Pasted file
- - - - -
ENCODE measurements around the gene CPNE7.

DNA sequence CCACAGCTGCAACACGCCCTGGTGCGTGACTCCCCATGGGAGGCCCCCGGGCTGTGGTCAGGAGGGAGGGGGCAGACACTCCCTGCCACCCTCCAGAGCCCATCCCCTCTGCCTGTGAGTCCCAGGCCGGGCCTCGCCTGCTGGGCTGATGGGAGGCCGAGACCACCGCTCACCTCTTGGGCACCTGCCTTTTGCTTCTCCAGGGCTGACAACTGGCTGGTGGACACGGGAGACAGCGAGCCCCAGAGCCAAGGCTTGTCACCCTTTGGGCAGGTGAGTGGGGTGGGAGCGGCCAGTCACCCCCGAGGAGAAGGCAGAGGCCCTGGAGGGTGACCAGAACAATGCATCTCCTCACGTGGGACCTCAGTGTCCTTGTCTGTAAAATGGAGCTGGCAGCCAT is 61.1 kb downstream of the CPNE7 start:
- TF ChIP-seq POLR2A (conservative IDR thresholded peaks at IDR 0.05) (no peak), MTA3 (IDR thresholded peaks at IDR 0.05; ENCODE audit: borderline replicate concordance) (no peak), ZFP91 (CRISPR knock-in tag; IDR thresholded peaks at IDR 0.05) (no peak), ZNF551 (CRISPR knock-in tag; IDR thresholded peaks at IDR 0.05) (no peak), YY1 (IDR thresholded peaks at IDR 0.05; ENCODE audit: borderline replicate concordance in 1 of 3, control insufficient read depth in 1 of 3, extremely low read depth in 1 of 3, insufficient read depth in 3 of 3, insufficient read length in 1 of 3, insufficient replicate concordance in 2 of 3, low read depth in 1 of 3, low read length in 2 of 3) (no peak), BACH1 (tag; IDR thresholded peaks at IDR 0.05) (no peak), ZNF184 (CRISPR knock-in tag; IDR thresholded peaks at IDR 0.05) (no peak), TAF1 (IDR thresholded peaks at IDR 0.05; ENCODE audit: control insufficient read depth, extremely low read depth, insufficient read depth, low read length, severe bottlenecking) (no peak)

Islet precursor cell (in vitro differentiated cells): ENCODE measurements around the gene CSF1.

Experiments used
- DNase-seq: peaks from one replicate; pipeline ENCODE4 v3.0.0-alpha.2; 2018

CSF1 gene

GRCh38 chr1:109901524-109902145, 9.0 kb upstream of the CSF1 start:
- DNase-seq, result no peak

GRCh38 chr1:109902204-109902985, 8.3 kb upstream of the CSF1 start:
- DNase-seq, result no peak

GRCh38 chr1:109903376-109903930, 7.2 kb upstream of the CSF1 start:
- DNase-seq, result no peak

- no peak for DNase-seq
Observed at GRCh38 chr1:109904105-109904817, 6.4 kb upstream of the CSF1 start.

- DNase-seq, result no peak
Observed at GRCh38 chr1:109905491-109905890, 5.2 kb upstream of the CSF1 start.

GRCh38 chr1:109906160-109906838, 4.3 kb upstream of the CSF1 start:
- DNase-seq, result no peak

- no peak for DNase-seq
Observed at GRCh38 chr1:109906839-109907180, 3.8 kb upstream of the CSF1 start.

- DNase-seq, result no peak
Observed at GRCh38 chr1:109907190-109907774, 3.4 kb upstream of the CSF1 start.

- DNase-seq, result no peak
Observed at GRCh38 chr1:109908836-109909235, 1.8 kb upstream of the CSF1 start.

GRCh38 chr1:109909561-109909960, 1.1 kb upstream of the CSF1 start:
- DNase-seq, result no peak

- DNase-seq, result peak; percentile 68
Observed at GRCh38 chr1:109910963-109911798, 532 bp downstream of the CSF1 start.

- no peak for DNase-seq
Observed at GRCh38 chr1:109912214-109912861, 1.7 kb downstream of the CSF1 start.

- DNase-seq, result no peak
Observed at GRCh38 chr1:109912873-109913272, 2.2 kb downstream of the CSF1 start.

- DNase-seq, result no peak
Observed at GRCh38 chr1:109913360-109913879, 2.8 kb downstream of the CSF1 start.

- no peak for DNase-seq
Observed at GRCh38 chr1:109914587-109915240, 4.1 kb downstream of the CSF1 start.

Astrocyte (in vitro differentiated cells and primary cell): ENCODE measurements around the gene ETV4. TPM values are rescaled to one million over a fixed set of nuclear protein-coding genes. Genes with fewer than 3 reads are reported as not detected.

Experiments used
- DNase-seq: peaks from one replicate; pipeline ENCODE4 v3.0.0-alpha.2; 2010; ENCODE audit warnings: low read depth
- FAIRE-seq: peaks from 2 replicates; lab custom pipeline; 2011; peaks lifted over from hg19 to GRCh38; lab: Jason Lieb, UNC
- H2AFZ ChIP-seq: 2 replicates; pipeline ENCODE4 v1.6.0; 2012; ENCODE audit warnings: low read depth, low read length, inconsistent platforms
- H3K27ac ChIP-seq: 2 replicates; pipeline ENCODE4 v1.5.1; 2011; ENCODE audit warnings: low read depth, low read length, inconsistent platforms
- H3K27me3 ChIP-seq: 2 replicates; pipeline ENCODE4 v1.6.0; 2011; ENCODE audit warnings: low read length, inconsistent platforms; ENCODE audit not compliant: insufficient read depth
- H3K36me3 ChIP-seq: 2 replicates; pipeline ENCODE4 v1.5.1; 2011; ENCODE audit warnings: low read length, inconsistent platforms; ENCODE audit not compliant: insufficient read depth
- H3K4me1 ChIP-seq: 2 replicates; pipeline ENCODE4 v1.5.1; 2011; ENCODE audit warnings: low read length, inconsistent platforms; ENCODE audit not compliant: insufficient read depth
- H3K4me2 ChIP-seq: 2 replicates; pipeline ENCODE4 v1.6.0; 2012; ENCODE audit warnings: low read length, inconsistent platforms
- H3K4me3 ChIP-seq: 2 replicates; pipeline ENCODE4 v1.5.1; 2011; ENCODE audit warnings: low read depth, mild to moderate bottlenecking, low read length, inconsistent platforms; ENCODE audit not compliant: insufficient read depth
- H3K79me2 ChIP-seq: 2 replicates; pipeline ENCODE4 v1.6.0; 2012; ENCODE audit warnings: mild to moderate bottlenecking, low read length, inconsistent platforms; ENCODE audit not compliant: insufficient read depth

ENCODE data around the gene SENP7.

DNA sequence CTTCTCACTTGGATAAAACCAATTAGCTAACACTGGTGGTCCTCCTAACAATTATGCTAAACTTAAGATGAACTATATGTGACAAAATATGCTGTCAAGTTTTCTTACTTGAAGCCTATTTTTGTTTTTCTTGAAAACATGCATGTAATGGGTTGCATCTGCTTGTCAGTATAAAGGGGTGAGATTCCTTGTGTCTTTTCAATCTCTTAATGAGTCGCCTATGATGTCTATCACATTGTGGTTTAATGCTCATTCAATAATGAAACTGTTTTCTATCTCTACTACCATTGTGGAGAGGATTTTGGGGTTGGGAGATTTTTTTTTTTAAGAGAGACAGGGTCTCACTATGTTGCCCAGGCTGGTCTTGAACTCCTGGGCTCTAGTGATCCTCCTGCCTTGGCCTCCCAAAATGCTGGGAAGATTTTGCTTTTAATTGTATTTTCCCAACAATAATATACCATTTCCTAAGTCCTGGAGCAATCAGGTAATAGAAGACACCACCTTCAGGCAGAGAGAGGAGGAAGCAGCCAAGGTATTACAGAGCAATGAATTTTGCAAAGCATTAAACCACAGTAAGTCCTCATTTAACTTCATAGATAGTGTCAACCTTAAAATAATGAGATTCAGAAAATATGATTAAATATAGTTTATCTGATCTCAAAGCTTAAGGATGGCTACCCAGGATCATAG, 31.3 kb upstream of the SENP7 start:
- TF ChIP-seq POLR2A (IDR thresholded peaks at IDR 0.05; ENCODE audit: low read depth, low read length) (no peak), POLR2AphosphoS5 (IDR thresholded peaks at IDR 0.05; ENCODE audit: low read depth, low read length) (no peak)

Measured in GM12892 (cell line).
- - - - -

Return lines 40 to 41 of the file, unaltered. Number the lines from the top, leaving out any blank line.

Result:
- DNase-seq: peaks from one replicate; pipeline ENCODE4 v3.0.0-alpha.2; 2010; ENCODE audit warnings: low read depth
- FAIRE-seq: peaks from 2 replicates; lab custom pipeline; 2011; peaks lifted over from hg19 to GRCh38; lab: Jason Lieb, UNC